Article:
Dec 11, 2015
Dr B K Kuthiala, Vice Chancellor of Makhanlal Chaturvedi National Journalism University, Bhopal, in an interaction with OneWorld South Asia, rues that coverage on decentralisation and developmental issues by the mainstream media is being grossly neglected.
OneWorld South Asia: What do you think of the coverage of decentralistion issues by the mainstream media?
Dr B K Kuthiala: The coverage of decentralisation issues is conspicuous by its almost total absence in the media. If at all there are sporadic news stories, analysis or comments, their presentation is not as a decentralised policy planning or implementation.
It is mostly negative in nature highlighting either the failures and lacuna, or malpractices and corruption.
OWSA: What in your opinion is the reason behind low coverage of such issues?
Kuthiala: The root cause of low or no coverage of decentralisation issues in Indian media lies in the news values of the news persons.
Unfortunately, the news content these days is being guided by the market value or the potential to attract eyeballs at the cost of the larger public interests.
Since issues related to development relate to urban poor and villagers, the urban friendly media outlets do not find these issues newsworthy.
OWSA: To what extent are journalists responsible for the low coverage of developmental issues?
Kuthiala: Ignorance of media persons is another significant fact related to the low coverage. The general awareness level of journalists about developmental issues is extremely low.
We have found that a young media person, groomed to report issues related to developmental schemes and plans, does not last long in the Indian media systems.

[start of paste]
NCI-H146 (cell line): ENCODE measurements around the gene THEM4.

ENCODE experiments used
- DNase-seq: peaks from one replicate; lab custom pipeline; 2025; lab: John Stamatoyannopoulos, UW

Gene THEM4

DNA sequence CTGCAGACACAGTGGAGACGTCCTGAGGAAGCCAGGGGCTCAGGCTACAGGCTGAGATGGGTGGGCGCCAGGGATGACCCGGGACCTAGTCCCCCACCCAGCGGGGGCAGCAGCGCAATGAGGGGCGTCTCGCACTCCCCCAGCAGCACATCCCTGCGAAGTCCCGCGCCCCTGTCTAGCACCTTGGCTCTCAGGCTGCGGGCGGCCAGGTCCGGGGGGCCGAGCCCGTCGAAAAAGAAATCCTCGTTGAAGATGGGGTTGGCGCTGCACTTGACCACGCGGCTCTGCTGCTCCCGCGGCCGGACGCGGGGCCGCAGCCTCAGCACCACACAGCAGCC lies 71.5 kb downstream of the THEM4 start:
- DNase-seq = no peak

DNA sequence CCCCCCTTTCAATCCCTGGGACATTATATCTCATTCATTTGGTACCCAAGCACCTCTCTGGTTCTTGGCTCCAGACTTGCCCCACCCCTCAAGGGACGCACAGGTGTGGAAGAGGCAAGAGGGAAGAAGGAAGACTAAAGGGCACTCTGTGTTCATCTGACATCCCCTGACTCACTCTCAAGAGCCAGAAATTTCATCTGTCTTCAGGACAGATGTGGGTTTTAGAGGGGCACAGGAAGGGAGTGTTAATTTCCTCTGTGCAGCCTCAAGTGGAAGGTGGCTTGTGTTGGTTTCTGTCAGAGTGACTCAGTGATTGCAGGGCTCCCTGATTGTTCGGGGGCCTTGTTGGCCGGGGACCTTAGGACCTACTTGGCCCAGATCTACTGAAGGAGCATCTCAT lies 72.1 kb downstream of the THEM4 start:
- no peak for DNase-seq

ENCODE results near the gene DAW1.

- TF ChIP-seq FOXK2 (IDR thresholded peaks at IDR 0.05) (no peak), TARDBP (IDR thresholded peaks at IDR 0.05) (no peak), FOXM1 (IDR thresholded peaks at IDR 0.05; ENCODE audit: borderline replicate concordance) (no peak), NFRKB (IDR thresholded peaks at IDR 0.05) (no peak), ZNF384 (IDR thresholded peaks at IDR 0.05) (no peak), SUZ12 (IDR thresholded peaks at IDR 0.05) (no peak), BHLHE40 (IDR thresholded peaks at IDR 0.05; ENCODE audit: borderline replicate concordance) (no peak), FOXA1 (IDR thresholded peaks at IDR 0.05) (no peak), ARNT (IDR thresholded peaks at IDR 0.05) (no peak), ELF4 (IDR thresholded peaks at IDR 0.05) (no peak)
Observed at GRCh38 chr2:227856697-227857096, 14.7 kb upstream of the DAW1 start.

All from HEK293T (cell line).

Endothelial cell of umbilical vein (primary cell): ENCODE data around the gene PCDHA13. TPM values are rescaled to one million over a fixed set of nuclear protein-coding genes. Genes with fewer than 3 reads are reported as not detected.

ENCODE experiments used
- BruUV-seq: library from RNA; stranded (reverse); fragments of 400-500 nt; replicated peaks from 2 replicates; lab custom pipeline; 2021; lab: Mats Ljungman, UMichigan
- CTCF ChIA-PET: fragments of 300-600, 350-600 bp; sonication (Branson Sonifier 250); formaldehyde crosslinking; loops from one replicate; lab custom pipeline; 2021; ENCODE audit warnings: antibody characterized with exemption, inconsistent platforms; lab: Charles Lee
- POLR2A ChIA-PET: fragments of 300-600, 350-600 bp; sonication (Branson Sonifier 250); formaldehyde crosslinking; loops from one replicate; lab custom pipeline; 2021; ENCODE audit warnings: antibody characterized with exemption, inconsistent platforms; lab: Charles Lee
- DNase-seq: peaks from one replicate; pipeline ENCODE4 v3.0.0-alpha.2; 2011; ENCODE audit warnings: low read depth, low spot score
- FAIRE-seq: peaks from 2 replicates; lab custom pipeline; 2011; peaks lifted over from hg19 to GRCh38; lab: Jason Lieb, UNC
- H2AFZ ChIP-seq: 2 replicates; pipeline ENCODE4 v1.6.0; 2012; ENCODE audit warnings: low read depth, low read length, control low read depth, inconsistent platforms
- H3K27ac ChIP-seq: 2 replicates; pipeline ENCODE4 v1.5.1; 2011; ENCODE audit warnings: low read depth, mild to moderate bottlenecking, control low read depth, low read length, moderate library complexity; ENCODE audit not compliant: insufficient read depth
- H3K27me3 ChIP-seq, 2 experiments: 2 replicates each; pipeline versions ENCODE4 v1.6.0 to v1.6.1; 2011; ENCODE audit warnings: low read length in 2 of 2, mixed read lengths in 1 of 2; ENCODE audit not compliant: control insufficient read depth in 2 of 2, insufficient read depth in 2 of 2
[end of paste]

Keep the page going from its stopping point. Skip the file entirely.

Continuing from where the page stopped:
Journalists, specifically from smaller towns and rural areas, should be given repeated exposures to the techniques of developmental reporting.
OWSA: What kind of measures can help in bringing more media attention to the decentralisation and developmental issues?
Kuthiala: The media systems that have the primary objective of maximum returns on the investment would hardly be inclined to give importance to these issues. However, first step can be an extensive awareness programme for the media persons.
Sad thing is that the subject of developmental reporting is gradually vanishing from the journalism and media teaching systems. Some media teaching institutes may be identified to specialise in training media persons in reporting issues related to decentralized planning and implementation of welfare schemes for poor, villagers and the weaker sections.
Another measure can be to make the media houses also adhere to the laws of Corporate Social Responsibility (CSR) and spending on news gathering about such issues may be covered under CSR.